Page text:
Why Germany educates international students for free

As the country succeeds in attracting even more students from overseas, a mixture of demographics, ‘soft power’ concerns and local politics help explain its policy

April 21, 2017
Source: Getty
Open doors: Germany encourages the flow of international students with free tuition and 18-month post-study work visas

In 2016, German universities enjoyed another big rise in international students, according to the latest data. As numbers in the UK suffer, Germany recorded close to a 7 per cent increase in international students coming to the country.

This follows a jump of nearly 8 per cent the previous year. Numbers have risen about 30 per cent since 2012.

In most English-speaking countries, this kind of news would have university finance chiefs grinning from ear to ear: more international students means lots of extra cash from hefty tuition fees.

But in Germany, students – on the whole – famously pay no tuition fees, regardless of where they come from. Seen from the US or the UK, this policy may appear either supremely principled, or incredibly naive. With international students making up nearly one in 10 students (and even more if you count non-citizens who went to German schools), why does the country choose to pass up tuition fee income and educate other countries’ young people for free?

One reason is that Germany has a much bigger demographic hole to fill than the US or the UK. It is second only to Japan in terms of the proportion of its population over 60, according to the United Nations, and so needs young, skilled workers to keep its economy going. Germany still offers an 18-month post-study work visa for graduates from outside the European Union; the UK scrapped a similar scheme in 2012.

International students certainly seem to want to stick around: about half plan to remain in Germany after graduation, according to a survey conducted by the German Academic Exchange Service, with three in 10 planning to stay permanently.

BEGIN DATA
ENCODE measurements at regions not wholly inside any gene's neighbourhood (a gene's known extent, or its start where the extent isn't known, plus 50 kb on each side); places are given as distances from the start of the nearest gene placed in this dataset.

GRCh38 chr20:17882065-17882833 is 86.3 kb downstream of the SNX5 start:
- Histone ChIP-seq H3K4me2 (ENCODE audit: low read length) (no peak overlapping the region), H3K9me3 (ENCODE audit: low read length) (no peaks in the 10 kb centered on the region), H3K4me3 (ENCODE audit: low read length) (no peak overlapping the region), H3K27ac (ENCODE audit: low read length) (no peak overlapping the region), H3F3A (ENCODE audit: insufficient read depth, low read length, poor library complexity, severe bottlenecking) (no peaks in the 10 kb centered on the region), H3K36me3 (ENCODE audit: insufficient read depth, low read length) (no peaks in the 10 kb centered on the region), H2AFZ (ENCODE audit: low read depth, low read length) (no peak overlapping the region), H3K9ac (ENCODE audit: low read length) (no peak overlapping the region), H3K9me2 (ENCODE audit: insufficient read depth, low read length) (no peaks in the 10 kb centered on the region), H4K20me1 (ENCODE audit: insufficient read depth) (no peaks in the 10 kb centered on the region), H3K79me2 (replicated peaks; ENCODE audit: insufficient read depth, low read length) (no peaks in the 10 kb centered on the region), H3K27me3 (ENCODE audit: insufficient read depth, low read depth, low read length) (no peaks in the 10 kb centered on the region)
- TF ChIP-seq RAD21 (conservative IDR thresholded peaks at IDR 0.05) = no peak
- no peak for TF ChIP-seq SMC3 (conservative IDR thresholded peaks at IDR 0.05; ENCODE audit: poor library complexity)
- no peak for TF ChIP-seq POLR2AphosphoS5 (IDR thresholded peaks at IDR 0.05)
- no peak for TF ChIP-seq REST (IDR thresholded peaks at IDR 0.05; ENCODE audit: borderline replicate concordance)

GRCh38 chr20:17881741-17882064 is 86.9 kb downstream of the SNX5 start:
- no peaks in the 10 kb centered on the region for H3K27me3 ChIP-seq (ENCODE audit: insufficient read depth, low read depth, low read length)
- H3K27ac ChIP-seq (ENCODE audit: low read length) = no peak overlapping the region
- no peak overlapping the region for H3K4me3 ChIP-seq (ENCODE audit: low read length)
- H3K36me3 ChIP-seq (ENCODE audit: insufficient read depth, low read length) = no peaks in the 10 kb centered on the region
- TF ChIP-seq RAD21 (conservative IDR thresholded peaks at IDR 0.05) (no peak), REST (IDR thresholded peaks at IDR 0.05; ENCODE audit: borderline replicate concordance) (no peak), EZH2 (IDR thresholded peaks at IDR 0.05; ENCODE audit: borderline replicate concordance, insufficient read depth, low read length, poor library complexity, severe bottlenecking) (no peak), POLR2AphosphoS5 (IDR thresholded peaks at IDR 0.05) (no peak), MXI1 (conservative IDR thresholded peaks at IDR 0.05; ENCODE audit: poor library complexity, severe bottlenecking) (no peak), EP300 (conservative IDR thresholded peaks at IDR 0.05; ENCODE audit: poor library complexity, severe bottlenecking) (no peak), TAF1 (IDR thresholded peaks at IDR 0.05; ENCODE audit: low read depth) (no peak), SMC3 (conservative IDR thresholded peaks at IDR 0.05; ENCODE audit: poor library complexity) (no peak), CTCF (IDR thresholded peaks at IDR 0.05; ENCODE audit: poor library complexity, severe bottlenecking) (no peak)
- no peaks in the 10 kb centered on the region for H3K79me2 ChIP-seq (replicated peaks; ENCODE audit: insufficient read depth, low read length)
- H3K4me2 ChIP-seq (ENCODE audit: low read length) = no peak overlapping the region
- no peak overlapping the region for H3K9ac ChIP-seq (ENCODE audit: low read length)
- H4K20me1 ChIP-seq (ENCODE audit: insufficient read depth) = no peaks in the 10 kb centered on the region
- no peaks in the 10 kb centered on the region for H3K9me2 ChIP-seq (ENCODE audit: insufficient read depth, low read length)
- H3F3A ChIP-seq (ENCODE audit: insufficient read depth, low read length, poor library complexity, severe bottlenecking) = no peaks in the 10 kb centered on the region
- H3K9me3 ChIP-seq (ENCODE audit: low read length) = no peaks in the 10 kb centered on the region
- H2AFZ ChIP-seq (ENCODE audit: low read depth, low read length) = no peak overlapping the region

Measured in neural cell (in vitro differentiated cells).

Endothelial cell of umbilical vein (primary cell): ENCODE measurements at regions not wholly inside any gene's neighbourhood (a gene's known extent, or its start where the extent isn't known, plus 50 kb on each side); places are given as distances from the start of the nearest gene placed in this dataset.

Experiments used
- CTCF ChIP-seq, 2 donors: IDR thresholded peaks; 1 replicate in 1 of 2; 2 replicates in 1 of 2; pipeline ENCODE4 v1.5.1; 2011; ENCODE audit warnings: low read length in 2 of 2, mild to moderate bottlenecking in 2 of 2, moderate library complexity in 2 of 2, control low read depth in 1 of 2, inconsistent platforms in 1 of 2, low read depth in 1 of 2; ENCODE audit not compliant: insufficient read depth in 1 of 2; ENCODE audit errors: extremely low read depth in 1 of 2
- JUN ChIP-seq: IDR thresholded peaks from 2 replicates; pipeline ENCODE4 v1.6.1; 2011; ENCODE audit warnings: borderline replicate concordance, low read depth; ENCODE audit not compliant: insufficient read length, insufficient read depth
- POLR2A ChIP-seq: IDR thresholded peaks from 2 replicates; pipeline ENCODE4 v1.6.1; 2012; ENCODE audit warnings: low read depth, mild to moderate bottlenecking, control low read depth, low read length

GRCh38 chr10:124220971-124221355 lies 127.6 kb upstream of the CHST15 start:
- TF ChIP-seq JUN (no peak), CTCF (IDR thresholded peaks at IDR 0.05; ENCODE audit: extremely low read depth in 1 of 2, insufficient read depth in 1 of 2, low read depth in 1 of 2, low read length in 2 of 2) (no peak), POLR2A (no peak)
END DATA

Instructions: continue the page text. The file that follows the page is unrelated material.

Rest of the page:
Although this is far from their only role, “universities are motors of economic welfare, they attract people to Germany”, explained Marijke Wahlers, head of the international department of the German Rectors’ Conference (HRK).

“International graduates are very welcome to stay in Germany – either for a certain period of time or for life.” But, she stressed, “we are, at the same time, very much aware of the impact of brain drain around the globe, so we like to think about this issue in terms of a global circulation of brains”.

The “soft power” argument plays a role too: overseas graduates are also seen as generating goodwill for Germany globally. “The idea of Germany being part of an international community is valued very highly,” said Ms Wahlers. “Of course, we invest a certain amount of money [in their education], but what we get back is worth so much more. The international students, when they graduate, will be partners for Germany in the world, this kind of international network building is of immense importance to us.”


Number of international students in German universities, by country, and as proportion of total international students, 2016

Country Number %
China 32,268 12.8
India 13,537 5.4
Russia 11,413 4.5
Austria 10,129 4
Italy 8,047 3.2

Source: German Academic Exchange Service (DAAD)


But there is a third reason why Germany is happy to educate overseas students that has less to do with global soft power, and more to do with local politics. After 2006, seven German Bundesländer, which set fee levels, rather than the federal government, introduced (modest) fees, only to hastily scrap them under pressure from the public and left of centre parties, explained Ulrich Müller, head of policy studies at the Centre for Higher Education, a German thinktank.

Introducing fees for international students could be interpreted as a prelude to charging all students, he explained. “For that reason, most politicians maintain a distance from this topic,” he said.

This anti-fee consensus is showing signs of cracking, however: from this autumn the south-western state of Baden-Württemberg will start charging non-EU students €1,500 (£1,252) a semester. “Other Bundesländer are watching very carefully what will happen in Baden-Württemberg when it introduces fees for international students,” said Ms Wahlers. The HRK’s view is that all students should pay “moderate and socially acceptable fees”, she explained.

Free university for overseas students – and indeed German students as well – may come under increasing pressure after 2020, when Bundesländer will be forced to run balanced budgets, explained Mr Müller.

And it remains true that while Germany has ramped up international student numbers in recent years, the proportion remains about half that in the UK, where nearly one in five comes from outside the country. “The issue of tuition fees in Germany will soon be raised again,” he forecasted.

david.matthews@timeshighereducation.com

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Print headline: Demographics and ‘soft power’: free education is key to Germany’s success

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